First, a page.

Two Testing Labs Agree to Settle False Claims Act Suits
The Justice Department announced that two cardiovascular testing laboratories, Health Diagnostics Laboratory, Inc. (“HDL”) and Singulex, Inc. have agreed to settle allegations that they violated the Anti-Kickback Stature and the False Claims Act. HDL and Singulex will pay $47 million and $1.5 million, respectively.
According to its website, HDL, based in Richmond, Virginia, offers tests for the biomarkers that can indicate risk for cardiovascular disease, diabetes, and related diseases. It has testing locations in Virginia, Colorado, Tennessee, and Texas.
Singulex is based in Alameda, California. According to its website, it developed single molecule counting (SMC™) technology for clinical diagnostics and scientific discovery.
According to the Justice Department, three separate qui tam lawsuits were filed by whistleblowers alleging that the settling parties, HDL and Singulex, as well as others, paid illegal remuneration to physicians and hospitals in return for patient referrals. The whistleblowers, Dr. Michael Mayes, Scarlett Lutz, Kayla Webster and Chris Reidel, alleged that the laboratories paid physicians groups and hospitals “process and handling fees” of between $10 and $17 for every patient that was referred to them for the blood tests. In addition, the whistleblowers claimed that HDL and Singulex routinely waived patient co-pays and deductibles.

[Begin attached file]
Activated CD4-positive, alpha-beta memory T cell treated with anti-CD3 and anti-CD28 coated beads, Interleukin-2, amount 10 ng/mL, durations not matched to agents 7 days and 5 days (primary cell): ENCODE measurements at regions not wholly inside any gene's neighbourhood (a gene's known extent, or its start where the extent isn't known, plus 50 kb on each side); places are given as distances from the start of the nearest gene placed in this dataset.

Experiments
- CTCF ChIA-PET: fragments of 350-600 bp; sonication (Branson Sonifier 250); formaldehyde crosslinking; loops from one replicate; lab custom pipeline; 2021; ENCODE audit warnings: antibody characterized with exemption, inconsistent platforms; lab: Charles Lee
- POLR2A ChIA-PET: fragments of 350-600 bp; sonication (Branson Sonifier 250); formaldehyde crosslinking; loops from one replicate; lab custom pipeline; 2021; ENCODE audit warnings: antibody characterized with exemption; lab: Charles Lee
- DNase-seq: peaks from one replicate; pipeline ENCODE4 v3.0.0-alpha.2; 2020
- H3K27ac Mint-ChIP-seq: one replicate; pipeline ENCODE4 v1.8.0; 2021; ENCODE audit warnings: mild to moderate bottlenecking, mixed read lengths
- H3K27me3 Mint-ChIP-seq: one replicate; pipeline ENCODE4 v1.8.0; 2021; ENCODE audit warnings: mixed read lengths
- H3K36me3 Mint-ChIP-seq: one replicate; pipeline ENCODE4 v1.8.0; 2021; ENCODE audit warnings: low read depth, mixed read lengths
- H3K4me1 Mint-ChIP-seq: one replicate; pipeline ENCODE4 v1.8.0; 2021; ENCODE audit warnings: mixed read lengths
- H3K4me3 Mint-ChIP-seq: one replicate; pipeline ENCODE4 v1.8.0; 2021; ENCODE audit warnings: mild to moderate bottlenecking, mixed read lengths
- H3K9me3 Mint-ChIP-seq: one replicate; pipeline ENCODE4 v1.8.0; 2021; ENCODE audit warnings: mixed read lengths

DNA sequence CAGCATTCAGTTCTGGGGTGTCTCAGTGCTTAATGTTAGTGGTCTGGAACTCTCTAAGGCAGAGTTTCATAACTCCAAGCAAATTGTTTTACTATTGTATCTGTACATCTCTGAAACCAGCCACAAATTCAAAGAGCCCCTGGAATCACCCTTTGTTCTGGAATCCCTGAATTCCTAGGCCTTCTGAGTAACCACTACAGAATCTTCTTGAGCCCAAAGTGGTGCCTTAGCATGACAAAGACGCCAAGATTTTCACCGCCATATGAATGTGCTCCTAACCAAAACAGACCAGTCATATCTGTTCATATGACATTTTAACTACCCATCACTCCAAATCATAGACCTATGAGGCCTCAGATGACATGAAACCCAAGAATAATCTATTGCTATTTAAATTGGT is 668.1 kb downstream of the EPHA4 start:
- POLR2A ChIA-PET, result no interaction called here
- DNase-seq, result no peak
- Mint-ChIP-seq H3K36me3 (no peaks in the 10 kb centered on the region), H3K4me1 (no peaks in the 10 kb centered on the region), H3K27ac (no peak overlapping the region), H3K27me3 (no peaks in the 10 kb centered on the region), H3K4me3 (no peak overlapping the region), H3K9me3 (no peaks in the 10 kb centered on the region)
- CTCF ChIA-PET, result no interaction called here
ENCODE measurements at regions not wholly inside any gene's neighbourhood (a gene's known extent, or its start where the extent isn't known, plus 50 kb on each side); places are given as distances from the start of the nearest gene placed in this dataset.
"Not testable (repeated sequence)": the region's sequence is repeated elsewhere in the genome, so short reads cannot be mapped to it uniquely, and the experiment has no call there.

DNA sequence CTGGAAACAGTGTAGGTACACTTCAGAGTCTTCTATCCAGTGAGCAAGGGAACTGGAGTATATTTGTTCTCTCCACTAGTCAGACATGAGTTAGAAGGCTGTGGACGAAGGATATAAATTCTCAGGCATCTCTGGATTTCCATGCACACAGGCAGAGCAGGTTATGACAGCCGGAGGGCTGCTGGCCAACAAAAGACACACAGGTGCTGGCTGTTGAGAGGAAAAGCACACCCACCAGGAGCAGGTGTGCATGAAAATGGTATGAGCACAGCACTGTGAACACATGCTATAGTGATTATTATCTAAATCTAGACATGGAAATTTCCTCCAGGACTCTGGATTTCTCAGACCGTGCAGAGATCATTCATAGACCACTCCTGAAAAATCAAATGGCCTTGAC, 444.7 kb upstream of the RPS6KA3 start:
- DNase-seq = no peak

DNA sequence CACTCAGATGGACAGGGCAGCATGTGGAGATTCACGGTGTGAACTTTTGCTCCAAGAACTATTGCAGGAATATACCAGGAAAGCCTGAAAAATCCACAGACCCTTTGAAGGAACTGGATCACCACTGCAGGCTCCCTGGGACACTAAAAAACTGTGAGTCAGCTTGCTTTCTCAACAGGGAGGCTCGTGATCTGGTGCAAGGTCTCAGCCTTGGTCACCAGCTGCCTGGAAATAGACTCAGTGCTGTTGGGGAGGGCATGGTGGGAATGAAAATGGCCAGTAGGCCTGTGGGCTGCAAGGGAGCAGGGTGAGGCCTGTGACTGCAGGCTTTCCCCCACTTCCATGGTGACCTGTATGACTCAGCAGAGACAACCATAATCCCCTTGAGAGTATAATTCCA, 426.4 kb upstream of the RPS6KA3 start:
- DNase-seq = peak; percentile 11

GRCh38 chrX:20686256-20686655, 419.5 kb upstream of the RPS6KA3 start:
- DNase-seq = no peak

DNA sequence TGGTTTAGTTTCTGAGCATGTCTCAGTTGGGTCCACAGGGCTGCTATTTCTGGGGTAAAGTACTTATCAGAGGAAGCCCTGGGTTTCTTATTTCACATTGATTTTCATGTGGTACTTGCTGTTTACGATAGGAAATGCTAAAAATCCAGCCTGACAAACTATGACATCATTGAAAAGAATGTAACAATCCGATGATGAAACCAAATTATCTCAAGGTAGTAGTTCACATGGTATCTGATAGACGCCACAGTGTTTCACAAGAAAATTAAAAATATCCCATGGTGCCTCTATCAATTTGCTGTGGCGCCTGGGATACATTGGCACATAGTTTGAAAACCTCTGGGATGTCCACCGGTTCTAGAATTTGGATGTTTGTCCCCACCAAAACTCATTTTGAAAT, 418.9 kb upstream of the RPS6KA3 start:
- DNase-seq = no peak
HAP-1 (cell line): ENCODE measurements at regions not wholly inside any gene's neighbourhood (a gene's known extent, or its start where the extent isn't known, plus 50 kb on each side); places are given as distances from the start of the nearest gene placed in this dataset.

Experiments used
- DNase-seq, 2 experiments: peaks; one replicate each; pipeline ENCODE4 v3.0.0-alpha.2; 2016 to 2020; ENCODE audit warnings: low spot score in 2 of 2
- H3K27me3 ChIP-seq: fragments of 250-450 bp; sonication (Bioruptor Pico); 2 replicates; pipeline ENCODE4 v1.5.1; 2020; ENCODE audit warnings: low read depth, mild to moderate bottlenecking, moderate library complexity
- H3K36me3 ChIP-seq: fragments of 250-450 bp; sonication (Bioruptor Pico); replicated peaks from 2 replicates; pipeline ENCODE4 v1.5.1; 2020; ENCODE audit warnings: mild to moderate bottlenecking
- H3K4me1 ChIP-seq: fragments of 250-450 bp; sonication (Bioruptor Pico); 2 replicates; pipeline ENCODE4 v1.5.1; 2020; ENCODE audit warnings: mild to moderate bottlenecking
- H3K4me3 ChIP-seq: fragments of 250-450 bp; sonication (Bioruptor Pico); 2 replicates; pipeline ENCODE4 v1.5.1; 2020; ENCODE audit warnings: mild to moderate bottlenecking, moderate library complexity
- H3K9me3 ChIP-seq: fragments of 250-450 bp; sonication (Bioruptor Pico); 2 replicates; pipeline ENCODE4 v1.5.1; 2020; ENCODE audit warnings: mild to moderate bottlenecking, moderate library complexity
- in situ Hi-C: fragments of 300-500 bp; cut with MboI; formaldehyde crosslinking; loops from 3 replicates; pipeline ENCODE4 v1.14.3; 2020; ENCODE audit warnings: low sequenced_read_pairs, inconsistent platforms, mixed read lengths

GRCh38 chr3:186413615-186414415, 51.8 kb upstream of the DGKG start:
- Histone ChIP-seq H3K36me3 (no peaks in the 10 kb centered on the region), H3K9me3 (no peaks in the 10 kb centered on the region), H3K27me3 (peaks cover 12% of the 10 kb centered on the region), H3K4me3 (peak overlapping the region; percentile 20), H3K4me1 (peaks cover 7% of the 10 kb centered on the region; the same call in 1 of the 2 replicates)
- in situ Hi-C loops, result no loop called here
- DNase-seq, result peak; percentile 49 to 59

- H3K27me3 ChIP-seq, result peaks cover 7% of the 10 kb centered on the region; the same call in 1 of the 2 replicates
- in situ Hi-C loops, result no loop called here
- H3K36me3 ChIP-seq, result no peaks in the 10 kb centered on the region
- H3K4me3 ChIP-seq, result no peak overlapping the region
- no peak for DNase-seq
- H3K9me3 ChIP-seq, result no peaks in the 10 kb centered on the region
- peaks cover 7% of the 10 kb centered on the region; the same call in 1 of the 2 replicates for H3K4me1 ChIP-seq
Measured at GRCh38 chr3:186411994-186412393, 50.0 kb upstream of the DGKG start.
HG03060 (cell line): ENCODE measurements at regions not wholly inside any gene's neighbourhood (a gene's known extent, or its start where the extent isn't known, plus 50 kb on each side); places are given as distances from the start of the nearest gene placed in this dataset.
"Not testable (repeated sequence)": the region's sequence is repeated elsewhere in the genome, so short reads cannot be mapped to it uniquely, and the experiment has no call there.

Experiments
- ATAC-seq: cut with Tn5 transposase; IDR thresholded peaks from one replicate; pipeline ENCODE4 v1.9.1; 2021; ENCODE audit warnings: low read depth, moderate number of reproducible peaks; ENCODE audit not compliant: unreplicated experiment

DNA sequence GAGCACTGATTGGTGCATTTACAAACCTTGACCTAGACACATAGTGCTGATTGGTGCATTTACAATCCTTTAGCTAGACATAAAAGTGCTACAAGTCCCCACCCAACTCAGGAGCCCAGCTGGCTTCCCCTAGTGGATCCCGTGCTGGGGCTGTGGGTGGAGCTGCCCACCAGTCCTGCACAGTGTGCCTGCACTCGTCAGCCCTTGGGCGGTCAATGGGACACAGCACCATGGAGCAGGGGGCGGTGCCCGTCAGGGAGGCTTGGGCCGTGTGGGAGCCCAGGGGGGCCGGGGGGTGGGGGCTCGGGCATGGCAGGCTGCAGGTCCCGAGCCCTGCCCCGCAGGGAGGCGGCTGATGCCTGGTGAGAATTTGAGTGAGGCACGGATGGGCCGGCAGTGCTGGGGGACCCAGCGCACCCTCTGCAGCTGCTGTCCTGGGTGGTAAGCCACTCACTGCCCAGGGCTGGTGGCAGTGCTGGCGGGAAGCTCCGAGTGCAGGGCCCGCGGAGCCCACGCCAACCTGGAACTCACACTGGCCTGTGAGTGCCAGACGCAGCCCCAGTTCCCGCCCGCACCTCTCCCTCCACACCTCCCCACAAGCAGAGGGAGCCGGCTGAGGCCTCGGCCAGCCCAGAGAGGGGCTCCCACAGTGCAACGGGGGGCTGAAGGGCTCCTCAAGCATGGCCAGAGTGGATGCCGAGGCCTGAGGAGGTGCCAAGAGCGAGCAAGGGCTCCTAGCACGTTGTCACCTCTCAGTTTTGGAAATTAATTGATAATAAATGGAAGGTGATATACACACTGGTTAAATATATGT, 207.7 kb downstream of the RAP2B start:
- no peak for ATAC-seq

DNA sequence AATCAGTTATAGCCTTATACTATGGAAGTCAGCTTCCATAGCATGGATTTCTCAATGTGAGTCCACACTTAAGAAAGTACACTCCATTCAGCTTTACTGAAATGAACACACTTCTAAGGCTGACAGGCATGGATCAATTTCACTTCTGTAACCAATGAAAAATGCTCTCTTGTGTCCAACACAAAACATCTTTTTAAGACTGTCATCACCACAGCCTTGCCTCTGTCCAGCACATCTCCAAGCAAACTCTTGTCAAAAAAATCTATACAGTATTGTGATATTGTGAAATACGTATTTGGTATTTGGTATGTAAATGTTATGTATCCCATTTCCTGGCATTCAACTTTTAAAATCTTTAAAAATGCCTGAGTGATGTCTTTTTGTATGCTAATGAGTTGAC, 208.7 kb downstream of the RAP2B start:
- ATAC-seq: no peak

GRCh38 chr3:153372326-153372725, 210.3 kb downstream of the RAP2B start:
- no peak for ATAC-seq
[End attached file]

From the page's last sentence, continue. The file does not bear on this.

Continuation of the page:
According to the whistleblowers, this remuneration was paid in violation of the Anti-Kickback Statute. Under the Anti-Kickback Statute, it is illegal to solicit, receive, offer or pay remuneration (monetary or otherwise) in exchange for referring patients to receive certain services that are paid for by the government.
According to the qui tam complaints, many of the expensive specialty blood tests were medically unnecessary and the submission of claims to Medicare or other government healthcare programs for payment were false claims made in violation of the False Claims Act.
The whistleblowers also named other defendants in the qui tam suits: to wit, Berkeley HeartLab, Inc., BlueWave Healthcare Consultants, Inc., Floyd Calhoun Dent, J. Bradley Johnson, and Latonya Mallory. The government announced that it has intervened as to those other defendants and those portions of the whistleblowers’ complaints remain pending.
The whistleblowers will receive a portion of the proceeds from the settlements with HDL and Singulex as their rewards under the qui tam provisions of the False Claims Act.